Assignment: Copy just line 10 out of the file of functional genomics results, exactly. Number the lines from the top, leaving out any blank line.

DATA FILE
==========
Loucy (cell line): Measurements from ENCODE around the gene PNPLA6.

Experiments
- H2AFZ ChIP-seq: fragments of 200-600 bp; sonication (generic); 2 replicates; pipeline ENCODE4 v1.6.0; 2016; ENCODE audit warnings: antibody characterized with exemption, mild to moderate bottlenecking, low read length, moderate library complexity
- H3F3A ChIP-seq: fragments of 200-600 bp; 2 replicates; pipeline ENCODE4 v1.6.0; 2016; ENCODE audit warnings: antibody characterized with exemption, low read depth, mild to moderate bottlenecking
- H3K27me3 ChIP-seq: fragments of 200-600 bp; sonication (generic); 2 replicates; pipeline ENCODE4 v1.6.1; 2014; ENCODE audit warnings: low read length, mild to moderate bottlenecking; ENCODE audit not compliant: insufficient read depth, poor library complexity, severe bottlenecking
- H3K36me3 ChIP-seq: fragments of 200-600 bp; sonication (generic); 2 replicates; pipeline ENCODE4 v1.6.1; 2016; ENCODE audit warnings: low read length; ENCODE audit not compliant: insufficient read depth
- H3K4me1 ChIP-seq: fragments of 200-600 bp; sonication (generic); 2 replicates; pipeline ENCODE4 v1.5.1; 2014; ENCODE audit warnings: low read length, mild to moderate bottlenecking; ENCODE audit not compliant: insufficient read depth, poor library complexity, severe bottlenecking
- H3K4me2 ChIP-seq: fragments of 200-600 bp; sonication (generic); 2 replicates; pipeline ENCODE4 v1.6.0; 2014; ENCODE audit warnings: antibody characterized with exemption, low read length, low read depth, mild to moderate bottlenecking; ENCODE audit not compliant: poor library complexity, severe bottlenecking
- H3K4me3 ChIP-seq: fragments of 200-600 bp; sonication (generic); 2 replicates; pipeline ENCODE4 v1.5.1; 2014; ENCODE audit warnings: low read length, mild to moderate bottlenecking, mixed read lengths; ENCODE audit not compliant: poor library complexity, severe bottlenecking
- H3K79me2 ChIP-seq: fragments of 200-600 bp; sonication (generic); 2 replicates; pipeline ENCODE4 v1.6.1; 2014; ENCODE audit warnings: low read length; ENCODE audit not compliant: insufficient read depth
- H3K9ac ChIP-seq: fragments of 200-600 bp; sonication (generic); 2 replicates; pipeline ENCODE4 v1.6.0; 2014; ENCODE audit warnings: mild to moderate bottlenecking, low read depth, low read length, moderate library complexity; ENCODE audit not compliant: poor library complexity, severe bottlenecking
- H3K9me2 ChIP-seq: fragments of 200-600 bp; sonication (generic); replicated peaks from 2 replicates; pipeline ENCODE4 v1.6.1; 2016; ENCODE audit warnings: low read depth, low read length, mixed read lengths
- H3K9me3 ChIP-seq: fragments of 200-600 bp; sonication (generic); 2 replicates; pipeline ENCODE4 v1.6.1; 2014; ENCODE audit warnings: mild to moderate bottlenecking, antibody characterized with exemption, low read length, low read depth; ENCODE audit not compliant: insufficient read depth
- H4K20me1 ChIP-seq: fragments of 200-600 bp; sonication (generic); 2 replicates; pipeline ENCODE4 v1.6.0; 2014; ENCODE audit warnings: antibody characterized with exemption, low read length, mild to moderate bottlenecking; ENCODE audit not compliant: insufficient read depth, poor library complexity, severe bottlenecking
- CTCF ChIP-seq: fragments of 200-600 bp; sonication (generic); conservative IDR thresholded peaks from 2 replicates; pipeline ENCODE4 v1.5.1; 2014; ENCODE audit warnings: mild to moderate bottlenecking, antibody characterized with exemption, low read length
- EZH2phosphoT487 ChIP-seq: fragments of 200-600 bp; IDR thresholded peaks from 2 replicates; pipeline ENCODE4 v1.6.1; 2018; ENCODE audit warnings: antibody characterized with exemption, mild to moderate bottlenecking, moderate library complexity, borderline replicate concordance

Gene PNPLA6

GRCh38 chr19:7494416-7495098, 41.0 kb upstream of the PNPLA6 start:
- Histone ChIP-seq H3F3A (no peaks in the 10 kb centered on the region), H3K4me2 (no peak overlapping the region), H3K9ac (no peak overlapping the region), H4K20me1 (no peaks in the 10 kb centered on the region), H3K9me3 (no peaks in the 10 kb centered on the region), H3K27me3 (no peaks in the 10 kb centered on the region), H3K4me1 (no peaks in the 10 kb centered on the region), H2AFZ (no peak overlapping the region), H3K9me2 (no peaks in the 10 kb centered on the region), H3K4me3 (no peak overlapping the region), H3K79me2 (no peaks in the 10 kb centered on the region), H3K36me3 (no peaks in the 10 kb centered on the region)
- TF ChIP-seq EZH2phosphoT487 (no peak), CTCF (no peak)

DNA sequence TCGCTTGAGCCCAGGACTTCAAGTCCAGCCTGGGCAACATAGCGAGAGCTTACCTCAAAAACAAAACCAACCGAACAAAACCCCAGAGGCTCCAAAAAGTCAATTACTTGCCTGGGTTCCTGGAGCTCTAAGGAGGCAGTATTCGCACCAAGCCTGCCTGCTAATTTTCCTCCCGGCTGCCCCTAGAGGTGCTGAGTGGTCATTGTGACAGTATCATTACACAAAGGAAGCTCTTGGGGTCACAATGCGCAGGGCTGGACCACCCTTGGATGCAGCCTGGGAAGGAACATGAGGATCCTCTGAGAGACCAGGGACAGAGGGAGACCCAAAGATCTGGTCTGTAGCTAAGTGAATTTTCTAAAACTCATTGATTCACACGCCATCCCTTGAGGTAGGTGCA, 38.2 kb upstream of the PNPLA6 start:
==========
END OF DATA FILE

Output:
- H3K79me2 ChIP-seq: fragments of 200-600 bp; sonication (generic); 2 replicates; pipeline ENCODE4 v1.6.1; 2014; ENCODE audit warnings: low read length; ENCODE audit not compliant: insufficient read depth